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How Marcia Cross turned her anal cancer diagnosis into something beautiful

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Kayleigh Dray
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Marcia Cross

“I am ecstatically alive,” writes the Desperate Housewives actress.

Marcia Cross – perhaps best known as Bree Van de Kamp to Desperate Housewives fans – recently shared a post on Instagram lamenting the loss of her hair after going through chemotherapy.

“So grateful and happy to be alive but sad that my hair fell out and is about 1 inch long now and looks cra cra,” wrote Cross. “Anyone else have #hairloss due to #cancer? Talk to me. I feel you.”

It was the first time that Cross had spoken about her cancer diagnosis on social media, and it triggered a wave of concern among her fans.

“I am so sorry my post wasn’t clear,” she wrote, in response to a flurry of worried messages. “I am POST cancer. All good now. Hard journey, but I am HEALTHY, happy, and more present and grateful than ever. Thank you from the bottom of my ever expanding heart for all of your LOVE.”

However, it was Cross’ third message – which truly found the beauty in her diagnosis – that left many feeling inspired.

“After posting a picture of myself here and uttering the words #cancer and #hairloss, I felt liberated, deliriously free and completely me,” she said.

“How or why this simple act gave me such a powerful lift I did not question, but I thanked God or whatever gave me the internal push to move forward and expose myself.”

Cross continued: “I certainly wasn’t expecting the response of love and kindness that flowed to me,” she said.

“My capacity to receive requires a massive expansion! I am ecstatically alive and what interests me post-cancer is #AUTHENTICITY. #VULNERABILITY. #TRANSPARENCY. And of course #LOVE.”

And, proving she hasn’t lost her sense of humour, Cross – whose husband, Tom Mahoney, was in treatment for an unnamed cancer in 2009 and is now healthy – added: “If you were wondering, I had #analcancer.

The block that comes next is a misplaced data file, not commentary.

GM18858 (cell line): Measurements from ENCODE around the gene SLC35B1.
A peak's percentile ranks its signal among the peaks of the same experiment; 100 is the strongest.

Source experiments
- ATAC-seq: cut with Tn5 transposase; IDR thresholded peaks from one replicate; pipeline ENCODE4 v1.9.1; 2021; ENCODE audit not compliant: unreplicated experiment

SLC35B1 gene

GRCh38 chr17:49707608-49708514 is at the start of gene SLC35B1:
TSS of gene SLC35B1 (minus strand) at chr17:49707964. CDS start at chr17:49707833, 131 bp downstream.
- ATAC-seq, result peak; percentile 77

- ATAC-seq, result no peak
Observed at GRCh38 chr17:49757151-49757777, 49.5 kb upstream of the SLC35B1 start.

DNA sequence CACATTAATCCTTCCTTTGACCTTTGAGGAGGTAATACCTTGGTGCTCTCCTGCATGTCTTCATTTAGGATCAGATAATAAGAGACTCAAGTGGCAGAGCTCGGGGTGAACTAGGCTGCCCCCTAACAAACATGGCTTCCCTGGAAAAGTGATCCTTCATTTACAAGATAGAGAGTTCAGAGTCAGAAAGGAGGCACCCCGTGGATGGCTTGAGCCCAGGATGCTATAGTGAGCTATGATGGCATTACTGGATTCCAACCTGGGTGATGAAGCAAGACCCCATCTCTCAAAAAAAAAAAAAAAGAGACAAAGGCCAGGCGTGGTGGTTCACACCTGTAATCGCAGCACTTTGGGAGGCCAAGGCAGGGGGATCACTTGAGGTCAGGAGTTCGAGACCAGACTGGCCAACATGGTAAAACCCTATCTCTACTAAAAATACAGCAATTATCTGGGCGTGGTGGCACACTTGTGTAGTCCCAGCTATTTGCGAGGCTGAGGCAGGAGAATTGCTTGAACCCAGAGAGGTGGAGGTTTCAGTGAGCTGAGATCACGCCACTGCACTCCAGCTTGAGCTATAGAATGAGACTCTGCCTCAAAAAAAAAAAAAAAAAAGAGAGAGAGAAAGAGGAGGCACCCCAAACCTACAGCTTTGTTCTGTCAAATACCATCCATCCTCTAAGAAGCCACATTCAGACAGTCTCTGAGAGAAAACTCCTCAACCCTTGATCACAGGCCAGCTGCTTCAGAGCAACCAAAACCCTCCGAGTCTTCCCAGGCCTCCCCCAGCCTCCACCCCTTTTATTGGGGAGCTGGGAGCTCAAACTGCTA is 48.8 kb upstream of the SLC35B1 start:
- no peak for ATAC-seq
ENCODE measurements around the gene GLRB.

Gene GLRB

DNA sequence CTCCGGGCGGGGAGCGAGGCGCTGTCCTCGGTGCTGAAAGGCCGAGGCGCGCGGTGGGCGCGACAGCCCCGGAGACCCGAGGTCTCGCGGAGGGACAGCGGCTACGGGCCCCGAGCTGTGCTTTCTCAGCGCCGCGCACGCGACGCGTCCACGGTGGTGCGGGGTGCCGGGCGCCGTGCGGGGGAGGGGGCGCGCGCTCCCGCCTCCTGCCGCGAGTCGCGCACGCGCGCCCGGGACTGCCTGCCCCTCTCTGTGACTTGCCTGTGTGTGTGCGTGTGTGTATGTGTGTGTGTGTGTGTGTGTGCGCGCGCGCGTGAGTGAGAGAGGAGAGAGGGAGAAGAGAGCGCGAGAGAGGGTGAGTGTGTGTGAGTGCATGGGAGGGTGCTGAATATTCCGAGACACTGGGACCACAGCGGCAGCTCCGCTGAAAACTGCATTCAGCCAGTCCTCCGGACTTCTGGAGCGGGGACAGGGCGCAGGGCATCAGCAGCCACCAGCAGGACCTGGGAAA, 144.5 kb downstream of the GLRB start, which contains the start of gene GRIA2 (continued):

“I know, right?!”

Cross’ post has encouraged many others to come forward with their own anal cancer stories, with one writing: “Anal cancer survivor here! Difficult one to talk about, glad you are feeling better.”

Another added: “Fellow anal cancer survivor! 10 years out. And I still have my hair short.”

And one more wrote: “You look gorgeous! And if I didn’t lose hair to chemo, I would NEVER had nerve to try a Mohawk which is now my hairstyle! I used to have beautiful long red hair too, but ahh well, life changes. I’m so glad you’re sharing your story openly… here’s to #survivors.”

Anal cancer is a rare type of cancer that affects the end of the bowel, with about 1,300 people being diagnosed with it in the UK each year.

According to the NHS, the symptoms of anal cancer are often similar to more common and less serious conditions affecting the anus, such as piles (haemorrhoids) and anal fissures (small tears or sores).

These can include:

  • rectal bleeding
  • itching and pain around the anus
  • small lumps around the anus
  • a discharge of mucus from the anus
  • loss of bowel control

However, the NHS adds that some people with anal cancer don’t have any symptoms.

They advise that you see your GP if you develop any of these symptoms, because, while they’re unlikely to be caused by anal cancer, it’s best to get them checked out.

Image: Getty

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Kayleigh Dray

Kayleigh Dray is editor of Stylist.co.uk, where she chases after rogue apostrophes and specialises in films, comic books, feminism and television. On a weekend, you can usually find her drinking copious amounts of tea and playing boardgames with her friends. 

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